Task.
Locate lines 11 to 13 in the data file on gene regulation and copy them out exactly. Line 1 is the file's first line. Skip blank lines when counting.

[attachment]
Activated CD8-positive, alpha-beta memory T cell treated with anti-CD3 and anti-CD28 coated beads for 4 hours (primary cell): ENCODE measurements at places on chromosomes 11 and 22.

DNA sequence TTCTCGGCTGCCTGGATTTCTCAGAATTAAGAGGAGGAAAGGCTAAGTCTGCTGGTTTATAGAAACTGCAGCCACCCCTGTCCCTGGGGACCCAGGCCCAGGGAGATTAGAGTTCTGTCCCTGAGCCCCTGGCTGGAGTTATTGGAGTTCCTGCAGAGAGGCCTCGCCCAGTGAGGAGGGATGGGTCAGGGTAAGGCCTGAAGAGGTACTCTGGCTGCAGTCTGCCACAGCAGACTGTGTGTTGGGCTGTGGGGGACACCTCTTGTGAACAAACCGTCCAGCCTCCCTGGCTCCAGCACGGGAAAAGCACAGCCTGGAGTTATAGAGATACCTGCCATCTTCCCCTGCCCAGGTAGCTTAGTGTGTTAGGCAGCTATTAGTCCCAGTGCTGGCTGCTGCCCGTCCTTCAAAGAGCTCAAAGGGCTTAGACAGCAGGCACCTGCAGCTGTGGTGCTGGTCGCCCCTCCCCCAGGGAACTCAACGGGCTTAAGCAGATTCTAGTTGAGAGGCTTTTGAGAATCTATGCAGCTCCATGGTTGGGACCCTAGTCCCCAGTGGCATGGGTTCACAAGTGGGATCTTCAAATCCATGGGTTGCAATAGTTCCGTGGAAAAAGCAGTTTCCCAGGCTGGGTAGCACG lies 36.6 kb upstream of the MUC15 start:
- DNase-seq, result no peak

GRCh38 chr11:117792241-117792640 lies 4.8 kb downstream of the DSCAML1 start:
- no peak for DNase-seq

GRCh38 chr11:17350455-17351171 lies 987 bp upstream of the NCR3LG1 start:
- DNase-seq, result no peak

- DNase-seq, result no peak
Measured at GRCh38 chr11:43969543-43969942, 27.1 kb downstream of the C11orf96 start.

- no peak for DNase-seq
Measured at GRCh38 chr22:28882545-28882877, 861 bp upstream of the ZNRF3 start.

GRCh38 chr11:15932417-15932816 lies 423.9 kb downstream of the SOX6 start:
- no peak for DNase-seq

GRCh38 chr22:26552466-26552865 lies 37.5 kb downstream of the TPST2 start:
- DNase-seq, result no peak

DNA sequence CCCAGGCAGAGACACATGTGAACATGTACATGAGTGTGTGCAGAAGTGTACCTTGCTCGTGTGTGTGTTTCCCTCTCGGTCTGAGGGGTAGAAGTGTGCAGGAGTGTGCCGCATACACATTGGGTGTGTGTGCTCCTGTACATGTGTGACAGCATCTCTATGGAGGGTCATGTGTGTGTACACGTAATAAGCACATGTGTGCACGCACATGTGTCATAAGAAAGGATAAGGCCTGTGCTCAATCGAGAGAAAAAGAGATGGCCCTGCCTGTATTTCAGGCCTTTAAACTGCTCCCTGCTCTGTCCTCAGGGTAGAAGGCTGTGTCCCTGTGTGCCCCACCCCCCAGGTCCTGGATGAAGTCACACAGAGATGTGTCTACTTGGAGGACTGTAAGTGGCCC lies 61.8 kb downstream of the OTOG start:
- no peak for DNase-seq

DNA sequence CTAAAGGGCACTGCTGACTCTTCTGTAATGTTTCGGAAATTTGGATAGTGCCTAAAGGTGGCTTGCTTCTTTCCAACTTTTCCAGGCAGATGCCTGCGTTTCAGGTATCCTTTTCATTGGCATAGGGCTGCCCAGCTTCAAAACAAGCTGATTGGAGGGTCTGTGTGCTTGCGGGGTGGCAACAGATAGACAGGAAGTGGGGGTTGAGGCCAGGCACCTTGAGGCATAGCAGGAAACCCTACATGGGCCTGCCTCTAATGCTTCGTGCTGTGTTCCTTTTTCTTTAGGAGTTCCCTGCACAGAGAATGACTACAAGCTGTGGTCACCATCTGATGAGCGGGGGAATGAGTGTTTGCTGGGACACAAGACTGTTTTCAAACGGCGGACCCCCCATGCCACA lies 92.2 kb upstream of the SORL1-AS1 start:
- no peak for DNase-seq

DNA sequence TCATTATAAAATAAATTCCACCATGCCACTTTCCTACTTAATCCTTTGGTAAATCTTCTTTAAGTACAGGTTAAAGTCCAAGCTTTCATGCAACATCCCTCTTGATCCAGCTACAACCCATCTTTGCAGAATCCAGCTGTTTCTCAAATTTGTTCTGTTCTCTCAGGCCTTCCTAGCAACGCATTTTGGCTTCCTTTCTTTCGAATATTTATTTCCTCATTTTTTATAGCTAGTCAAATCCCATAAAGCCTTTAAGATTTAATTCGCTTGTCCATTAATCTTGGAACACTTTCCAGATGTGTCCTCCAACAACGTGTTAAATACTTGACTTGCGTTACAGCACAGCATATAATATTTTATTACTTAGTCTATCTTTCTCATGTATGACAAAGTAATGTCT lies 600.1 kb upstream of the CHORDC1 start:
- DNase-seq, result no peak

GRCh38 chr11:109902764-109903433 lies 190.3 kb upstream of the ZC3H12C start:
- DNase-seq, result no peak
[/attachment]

Measured at GRCh38 chr22:28882545-28882877, 861 bp upstream of the ZNRF3 start.

GRCh38 chr11:15932417-15932816 lies 423.9 kb downstream of the SOX6 start:
- no peak for DNase-seq